Background. Using data from the Cooperative Study of Sickle Cell Disease which ran from 1978 -19**, published figures for median life expectancy for men with sickle cell disease is 42 years and for women 46 years. Recent data from Texas show a declining childhood mortality rate, compared to the CSSCD data, in a cohort who have been followed from infancy. However, despite the strides made in reducing childhood mortality and improving length and quality of life in some adults, there is still very significant morbidity and mortality from cumulative damage to organs, especially the lungs and the kidneys.

Aims. The purpose of this investigation is to analyze the numbers and causes of death in individuals with sickle cell disease over the past several years in North Carolina. The information gathered may suggest areas in which health services to people with sickle cell disease may be improved.

Methods. The North Carolina State Center for Health Statistics provided the following data for the years 1997–2003. Total number of SCD deaths for each of those years, and the age, county of residence, place of death, the ICD codes for the underlying and contributing cause of death as listed on the death certificates of the decedents.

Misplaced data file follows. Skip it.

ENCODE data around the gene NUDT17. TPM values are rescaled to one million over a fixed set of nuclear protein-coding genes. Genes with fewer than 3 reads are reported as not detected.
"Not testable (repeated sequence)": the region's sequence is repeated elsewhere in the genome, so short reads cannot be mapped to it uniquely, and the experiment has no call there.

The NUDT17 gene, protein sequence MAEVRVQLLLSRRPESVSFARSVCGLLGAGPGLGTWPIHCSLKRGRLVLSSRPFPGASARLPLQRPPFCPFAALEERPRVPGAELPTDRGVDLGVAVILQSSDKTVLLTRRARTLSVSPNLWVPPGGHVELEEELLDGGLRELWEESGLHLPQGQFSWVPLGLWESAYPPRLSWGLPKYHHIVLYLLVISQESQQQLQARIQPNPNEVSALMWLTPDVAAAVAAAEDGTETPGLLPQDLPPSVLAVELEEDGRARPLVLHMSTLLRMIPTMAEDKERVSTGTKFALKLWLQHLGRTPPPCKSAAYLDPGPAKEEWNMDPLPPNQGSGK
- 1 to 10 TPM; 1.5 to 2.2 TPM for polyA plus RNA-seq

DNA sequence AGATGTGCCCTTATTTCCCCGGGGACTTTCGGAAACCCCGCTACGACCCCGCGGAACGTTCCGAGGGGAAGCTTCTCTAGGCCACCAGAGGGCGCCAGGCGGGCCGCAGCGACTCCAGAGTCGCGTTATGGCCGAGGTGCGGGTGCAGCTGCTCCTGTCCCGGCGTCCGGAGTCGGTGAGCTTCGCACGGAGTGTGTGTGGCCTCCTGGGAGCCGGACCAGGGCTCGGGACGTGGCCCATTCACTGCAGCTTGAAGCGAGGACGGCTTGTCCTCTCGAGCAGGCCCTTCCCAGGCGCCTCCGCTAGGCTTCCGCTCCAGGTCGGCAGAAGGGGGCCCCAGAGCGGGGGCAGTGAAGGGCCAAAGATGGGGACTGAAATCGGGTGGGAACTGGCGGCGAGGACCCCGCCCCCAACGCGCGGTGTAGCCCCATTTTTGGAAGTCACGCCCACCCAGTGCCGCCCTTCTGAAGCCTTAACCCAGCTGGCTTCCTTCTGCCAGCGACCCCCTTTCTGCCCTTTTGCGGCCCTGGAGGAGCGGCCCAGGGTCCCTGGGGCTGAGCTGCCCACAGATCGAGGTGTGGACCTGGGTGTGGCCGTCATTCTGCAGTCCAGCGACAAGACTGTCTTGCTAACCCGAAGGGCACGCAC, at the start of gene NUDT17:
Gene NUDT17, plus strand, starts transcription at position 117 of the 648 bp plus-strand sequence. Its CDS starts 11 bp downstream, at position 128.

Results. There were 277 deaths over the 7 year period. Fifty-three percent of these deaths occurred during the earlier half of this period. Overall, 49% of the deaths occurred in people from age 30 to age 49, and this proportion remained quite stable during the 7 years. Deaths of people 20 years and younger made up 14% of total deaths; there were fewer in the second half of the time period than in the first half—40% of the total deaths in this age group occurred from late 2000 through 2003 vs 60% from 1997 through early 2000. Deaths in the youngest age group (0–5) were only 4.3% of the total deaths for the period. For the individuals who died between birth and 20 years of age, the underlying cause of death from the death certificates were grouped as “sickle cell disease with or without complications” in 50%, congenital heart disease in 11%, bacterial infection in 17%, gastroenteritis in 9.5%, UTI in 6% and other in 4%. For those who died between 30 and 40 years of age the underlying cause of death as listed on the death certificates were grouped as: sickle cell anemia, with and without crisis—58%, pulmonary complications—12%, cardiovascular problems—10%, CNS problems—5%, hepatic disorders and infections—each <5%, and other—10%.

Conclusions. Mortality in the youngest children appears to have lessened in comparison with historical data, and this age group no longer leads in mortality rates. Deaths in the young adult age range of 30–49 years have showed no downward trend over 7 years. The cause of death from death certificates do not match well with the clinical problems typically seen in people in this age group. The lack of precise diagnoses on death certificates may reflect a lack of understanding of sickle cell complications among doctors in the community.